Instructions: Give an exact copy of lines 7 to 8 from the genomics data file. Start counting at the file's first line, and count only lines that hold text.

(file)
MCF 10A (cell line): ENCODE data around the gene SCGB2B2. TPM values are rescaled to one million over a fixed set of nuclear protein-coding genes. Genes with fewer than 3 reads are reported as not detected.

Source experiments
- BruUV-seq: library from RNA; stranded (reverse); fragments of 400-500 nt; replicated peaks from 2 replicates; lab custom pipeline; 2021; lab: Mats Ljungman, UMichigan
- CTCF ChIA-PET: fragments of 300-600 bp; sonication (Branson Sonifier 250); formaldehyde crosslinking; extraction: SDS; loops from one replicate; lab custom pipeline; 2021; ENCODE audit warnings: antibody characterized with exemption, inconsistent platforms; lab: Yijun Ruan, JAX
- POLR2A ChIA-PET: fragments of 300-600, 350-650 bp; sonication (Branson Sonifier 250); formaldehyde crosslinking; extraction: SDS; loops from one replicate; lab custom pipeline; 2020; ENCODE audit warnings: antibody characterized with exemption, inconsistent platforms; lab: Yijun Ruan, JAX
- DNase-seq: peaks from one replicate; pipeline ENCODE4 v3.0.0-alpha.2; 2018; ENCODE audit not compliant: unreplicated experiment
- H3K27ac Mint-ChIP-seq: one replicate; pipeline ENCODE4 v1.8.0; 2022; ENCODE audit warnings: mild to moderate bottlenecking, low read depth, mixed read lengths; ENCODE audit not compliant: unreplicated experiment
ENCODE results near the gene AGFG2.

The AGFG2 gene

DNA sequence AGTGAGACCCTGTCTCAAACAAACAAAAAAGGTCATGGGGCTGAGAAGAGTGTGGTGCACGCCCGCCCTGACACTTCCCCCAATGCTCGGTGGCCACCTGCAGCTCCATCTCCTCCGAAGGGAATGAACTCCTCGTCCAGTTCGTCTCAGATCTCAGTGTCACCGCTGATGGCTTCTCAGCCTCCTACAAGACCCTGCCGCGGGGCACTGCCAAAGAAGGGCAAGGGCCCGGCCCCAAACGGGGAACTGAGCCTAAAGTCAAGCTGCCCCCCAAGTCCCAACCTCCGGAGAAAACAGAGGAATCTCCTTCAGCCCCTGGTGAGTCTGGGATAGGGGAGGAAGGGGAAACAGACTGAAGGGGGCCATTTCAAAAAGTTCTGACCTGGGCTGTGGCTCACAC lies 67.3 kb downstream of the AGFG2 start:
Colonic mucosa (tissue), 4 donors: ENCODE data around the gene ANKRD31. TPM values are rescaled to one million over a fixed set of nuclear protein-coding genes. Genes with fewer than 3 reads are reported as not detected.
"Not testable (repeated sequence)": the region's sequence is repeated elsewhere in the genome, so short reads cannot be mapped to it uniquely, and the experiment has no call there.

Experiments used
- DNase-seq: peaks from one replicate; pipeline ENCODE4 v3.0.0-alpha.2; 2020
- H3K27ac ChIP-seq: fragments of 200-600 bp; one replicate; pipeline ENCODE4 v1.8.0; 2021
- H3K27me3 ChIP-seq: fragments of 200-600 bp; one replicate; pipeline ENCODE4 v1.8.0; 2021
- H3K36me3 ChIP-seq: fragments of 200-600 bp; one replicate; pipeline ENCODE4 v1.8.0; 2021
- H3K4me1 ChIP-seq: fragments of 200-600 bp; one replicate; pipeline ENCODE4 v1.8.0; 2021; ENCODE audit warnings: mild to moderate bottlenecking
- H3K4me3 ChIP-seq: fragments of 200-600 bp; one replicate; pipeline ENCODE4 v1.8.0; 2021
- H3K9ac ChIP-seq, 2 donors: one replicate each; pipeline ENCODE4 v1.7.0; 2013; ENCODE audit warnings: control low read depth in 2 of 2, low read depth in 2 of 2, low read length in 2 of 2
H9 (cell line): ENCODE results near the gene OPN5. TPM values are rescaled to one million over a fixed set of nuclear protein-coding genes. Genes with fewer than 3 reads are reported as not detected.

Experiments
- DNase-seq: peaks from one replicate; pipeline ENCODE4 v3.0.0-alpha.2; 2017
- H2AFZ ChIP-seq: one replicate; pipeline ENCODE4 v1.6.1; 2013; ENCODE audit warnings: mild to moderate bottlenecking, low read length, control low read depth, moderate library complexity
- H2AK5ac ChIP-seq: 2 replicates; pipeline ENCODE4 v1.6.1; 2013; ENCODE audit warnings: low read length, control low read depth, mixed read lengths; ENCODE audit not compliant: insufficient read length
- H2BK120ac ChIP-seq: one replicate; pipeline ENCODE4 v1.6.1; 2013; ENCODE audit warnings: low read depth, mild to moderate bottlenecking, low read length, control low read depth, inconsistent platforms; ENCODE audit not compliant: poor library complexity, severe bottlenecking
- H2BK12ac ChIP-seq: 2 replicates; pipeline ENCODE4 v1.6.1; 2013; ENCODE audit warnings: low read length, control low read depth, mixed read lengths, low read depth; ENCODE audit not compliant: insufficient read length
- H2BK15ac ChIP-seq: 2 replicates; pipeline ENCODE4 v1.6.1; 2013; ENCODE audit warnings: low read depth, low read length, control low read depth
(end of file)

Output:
- H3K27ac Mint-ChIP-seq: one replicate; pipeline ENCODE4 v1.8.0; 2022; ENCODE audit warnings: mild to moderate bottlenecking, low read depth, mixed read lengths; ENCODE audit not compliant: unreplicated experiment
ENCODE results near the gene AGFG2.